Although Turkish institutions, the United Nations and international humanitarian organizations continue their efforts to provide humanitarian aid, there are still thousands more who need urgent assistance from the international community.
Within this scope, Kızılay has been working for 10 years to help meet the needs of the Syrian people.
In a written statement, the aid organization stated on Sunday that it continues to transfer aid material through the 14 border gates on the Turkish-Syrian border.
“With cooperation and conditional donations, around 55,000 trucks of aid material have been sent to Syria. With this aid material, 111,000 tents, 8 million food packages, 116 million bread, 2.7 million hygiene sets, 2.5 million stationery supplies, 65 million clothing and blankets were distributed,” it said.
Kızılay also opened several water wells and build water towers in the country’s north, meeting the locals’ need for water. So far, 38 million tons of water have been transferred to the needy.
“Turkey, which started the briquette houses project for Syrians to overcome the war psychology and be able to live a settled life, has started to deliver the houses to families in the Idlib region,” Kızılay said, adding that it completed 748 of 1,228 houses in northwestern Idlib’s Mashat Ruhin region.
Speaking on the nearly 3.6 million Syrian refugees living in Turkey, Kınık said: "Since the beginning of the crisis, Turkey, applied an open-door policy to save lives. And Turkey saved millions."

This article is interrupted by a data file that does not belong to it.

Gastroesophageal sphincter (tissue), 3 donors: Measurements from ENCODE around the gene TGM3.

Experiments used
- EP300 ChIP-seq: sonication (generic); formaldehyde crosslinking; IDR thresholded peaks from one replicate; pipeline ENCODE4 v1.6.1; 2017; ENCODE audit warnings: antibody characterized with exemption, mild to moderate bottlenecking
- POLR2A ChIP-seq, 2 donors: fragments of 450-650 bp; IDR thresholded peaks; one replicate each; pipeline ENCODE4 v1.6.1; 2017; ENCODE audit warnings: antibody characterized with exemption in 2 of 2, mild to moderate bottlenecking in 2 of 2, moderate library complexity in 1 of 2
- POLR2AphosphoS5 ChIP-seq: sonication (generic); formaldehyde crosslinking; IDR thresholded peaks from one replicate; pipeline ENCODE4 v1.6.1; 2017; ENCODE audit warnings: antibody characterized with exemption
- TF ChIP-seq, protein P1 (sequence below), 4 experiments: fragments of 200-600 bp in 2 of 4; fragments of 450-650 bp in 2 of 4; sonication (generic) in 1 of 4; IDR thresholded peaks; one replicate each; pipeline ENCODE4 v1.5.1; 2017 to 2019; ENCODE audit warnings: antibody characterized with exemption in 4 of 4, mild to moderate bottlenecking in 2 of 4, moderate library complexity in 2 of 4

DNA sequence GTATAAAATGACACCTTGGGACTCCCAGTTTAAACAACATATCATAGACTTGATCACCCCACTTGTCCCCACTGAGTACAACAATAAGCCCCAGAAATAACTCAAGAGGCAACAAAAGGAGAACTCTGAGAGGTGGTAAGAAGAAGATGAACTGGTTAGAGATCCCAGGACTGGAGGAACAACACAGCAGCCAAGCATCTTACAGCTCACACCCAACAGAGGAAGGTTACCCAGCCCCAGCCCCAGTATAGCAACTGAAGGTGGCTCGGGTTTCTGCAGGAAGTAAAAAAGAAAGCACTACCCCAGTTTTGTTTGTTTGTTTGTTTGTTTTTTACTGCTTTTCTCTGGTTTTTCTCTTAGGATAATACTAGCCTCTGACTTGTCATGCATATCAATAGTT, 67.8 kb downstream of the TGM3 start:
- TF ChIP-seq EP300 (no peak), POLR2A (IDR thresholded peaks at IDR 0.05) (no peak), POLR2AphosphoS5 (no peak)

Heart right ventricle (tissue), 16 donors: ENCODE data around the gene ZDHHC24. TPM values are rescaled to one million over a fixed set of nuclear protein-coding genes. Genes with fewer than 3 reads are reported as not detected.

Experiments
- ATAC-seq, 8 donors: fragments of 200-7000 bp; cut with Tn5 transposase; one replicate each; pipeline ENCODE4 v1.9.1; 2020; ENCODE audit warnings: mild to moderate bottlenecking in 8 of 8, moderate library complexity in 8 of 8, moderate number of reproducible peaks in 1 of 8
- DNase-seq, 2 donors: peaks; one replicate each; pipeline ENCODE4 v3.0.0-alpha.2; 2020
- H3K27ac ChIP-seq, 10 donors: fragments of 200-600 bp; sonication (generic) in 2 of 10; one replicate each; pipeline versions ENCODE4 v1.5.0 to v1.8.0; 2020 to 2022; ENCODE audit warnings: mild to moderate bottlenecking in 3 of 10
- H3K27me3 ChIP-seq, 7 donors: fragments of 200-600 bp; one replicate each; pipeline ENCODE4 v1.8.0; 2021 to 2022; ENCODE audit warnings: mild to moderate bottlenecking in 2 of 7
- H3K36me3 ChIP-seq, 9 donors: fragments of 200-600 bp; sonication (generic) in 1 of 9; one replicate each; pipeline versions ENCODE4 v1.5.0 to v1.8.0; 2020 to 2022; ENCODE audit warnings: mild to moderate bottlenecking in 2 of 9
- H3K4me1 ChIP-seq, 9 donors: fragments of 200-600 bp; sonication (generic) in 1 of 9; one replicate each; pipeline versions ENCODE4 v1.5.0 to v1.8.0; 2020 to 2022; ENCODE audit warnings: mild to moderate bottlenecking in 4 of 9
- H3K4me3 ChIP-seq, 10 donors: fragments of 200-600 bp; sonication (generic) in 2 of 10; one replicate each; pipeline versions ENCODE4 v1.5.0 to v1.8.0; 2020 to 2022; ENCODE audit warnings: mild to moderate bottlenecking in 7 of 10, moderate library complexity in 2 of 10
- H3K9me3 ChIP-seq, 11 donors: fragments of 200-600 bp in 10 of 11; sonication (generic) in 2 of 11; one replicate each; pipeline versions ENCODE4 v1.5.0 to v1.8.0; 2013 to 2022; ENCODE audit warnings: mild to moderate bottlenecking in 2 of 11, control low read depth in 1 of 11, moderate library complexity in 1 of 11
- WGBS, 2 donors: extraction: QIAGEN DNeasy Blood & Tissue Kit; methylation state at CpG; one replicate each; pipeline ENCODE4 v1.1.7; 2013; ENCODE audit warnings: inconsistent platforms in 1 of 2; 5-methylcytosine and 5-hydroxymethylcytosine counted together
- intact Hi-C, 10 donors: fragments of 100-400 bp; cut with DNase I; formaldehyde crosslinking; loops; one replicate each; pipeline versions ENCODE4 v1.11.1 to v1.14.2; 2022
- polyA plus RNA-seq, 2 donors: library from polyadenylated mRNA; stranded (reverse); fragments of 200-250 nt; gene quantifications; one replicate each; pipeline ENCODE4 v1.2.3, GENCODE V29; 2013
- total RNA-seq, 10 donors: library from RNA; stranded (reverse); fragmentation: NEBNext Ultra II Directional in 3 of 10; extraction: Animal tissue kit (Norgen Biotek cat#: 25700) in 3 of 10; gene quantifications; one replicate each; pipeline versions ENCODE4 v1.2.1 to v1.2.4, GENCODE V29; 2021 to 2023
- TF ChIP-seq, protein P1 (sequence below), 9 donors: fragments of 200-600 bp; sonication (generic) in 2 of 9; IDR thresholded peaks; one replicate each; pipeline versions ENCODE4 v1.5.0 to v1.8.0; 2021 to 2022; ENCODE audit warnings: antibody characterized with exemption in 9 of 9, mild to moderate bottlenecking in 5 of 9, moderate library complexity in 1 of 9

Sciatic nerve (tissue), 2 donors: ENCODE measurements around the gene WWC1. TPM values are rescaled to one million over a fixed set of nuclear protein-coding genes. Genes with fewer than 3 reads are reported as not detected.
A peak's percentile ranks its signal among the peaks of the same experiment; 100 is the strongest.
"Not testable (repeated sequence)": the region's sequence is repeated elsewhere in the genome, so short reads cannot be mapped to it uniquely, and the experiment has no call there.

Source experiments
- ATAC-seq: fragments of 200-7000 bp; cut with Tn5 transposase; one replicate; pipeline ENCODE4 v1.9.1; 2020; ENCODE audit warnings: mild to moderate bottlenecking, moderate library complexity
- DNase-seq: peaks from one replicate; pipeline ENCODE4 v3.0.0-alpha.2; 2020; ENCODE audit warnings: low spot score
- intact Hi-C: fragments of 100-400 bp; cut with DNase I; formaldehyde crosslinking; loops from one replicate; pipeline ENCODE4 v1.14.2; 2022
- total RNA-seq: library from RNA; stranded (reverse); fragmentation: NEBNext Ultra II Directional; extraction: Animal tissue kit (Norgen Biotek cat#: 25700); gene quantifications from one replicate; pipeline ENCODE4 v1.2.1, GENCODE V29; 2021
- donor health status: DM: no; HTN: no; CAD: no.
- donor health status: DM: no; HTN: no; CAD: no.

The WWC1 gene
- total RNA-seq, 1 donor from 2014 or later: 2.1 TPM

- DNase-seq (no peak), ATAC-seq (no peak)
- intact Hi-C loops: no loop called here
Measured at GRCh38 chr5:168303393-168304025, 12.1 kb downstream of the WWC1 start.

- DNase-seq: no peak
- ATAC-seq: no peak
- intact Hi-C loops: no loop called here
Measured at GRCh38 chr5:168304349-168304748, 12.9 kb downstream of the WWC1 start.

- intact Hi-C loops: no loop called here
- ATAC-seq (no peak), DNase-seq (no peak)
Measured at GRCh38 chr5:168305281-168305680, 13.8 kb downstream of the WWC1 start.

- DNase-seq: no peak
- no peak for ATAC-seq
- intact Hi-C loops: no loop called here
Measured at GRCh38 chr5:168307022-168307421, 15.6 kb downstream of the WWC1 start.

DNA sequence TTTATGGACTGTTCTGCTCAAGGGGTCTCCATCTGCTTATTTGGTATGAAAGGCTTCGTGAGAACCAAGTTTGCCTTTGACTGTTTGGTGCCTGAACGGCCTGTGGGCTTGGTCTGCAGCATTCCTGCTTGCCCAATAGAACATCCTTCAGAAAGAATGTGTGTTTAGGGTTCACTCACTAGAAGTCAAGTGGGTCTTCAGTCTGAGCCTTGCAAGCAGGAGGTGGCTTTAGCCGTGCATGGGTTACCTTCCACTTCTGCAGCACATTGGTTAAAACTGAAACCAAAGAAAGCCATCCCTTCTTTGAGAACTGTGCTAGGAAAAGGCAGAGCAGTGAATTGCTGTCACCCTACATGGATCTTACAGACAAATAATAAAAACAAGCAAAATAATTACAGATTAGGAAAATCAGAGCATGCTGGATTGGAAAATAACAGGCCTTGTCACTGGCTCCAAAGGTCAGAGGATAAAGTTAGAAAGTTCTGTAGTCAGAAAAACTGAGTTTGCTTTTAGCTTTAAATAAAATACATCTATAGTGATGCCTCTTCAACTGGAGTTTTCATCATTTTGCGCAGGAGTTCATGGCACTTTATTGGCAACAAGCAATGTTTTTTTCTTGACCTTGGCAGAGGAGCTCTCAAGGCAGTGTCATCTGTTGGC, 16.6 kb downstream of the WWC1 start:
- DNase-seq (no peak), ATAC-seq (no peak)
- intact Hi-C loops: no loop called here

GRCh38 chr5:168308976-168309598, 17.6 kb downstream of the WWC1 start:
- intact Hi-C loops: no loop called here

He noted that Jordan and Lebanon followed the same policy, and in these three countries a total of almost 5.5 million Syrians sought shelter.
"Turkey with government agencies, institutions, NGOs and the Turkish Red Crescent's capacities, provided cohesion services, basic humanitarian assistance to needy people," he added.
Now in Turkey, "health care services are free for Syrians, education services are free for Syrians," he explained.
On Turkey's special legislation, the Temporary Protection Law for Syrians, Kınık said: "Through this framework, almost half a million newborn babies live in a safer environment with their basic rights, and they're receiving assistance from the government and from Kızılay regularly."
"Inside Syria, more than 2 million people have no access to school, but in Turkey, 80% of the Syrian refugees are able to access school, and in collaboration with European ECHO (the EU's European Civil Protection and Humanitarian Aid Operations) and UNICEF, we're providing scholarships for 700,000 students.
"We're encouraging their families to send their kids to school, not early marriage or the early labor market. And I have to say that they're living healthy, safe and happy in Turkey," he added.
Recently, in an exclusive interview to Daily Sabah, the United Nations High Commissioner for Refugees (UNHCR) Turkey representative Philippe Leclerc hailed Turkey’s contributions to Syrian refugees both inside Syria and in Turkey.
“Refugees not only found protection in Turkey but have been provided with security and a feeling of hope for their future,” he said.